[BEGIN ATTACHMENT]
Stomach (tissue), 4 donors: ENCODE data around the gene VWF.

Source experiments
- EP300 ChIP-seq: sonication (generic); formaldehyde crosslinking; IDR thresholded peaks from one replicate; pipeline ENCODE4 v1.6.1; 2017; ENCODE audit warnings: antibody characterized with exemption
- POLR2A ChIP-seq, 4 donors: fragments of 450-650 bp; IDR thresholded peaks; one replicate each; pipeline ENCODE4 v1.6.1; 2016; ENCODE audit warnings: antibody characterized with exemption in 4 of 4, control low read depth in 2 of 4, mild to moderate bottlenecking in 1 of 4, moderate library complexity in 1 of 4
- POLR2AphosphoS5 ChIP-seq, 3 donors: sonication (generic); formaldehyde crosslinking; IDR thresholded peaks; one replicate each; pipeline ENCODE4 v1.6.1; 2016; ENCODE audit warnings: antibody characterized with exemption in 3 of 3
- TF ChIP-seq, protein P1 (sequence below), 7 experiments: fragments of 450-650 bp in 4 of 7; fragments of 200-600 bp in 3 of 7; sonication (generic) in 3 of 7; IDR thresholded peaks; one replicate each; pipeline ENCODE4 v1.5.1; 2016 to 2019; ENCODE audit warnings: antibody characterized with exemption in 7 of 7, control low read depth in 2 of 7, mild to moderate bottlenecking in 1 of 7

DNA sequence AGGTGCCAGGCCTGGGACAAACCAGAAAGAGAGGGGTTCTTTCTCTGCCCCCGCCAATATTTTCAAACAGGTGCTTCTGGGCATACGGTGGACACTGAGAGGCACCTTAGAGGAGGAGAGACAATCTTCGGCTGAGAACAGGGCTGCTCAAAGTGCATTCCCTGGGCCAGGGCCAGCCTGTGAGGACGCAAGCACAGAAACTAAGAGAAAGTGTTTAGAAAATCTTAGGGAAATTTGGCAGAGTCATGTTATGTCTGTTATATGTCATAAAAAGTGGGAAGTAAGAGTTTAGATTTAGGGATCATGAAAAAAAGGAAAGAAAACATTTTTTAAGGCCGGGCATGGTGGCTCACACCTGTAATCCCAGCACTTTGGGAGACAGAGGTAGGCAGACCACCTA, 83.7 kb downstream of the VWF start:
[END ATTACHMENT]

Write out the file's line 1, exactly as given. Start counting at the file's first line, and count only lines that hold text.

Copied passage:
Stomach (tissue), 4 donors: ENCODE data around the gene VWF.